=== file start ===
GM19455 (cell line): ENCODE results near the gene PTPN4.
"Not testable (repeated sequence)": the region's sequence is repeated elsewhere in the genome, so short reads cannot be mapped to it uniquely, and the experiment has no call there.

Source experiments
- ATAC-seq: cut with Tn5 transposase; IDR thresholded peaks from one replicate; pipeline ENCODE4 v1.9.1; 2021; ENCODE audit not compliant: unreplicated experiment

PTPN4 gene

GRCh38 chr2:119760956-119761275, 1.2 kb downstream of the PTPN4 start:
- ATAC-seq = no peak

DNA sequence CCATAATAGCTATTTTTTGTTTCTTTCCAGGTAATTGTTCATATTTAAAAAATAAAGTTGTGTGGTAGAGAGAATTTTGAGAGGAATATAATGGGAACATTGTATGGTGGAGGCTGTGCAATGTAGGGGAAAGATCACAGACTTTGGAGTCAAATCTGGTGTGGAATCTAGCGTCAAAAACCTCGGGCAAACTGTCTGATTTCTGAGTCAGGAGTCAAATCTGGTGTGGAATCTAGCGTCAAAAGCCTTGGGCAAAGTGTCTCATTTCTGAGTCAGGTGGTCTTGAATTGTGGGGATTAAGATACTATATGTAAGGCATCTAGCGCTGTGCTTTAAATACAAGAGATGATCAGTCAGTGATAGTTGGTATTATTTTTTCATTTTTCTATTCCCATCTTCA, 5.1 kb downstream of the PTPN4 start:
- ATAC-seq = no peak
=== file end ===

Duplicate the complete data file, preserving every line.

GM19455 (cell line): ENCODE results near the gene PTPN4.
"Not testable (repeated sequence)": the region's sequence is repeated elsewhere in the genome, so short reads cannot be mapped to it uniquely, and the experiment has no call there.

Source experiments
- ATAC-seq: cut with Tn5 transposase; IDR thresholded peaks from one replicate; pipeline ENCODE4 v1.9.1; 2021; ENCODE audit not compliant: unreplicated experiment

PTPN4 gene

GRCh38 chr2:119760956-119761275, 1.2 kb downstream of the PTPN4 start:
- ATAC-seq = no peak

DNA sequence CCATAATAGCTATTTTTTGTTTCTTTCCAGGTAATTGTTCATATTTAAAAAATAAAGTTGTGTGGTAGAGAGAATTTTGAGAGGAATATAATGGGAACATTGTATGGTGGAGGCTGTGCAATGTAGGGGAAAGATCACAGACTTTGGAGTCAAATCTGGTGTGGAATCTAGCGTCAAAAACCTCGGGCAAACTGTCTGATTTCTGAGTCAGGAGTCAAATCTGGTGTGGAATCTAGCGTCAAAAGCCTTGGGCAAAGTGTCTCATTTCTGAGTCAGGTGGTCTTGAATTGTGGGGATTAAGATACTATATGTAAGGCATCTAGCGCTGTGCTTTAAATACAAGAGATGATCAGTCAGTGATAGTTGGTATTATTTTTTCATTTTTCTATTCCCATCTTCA, 5.1 kb downstream of the PTPN4 start:
- ATAC-seq = no peak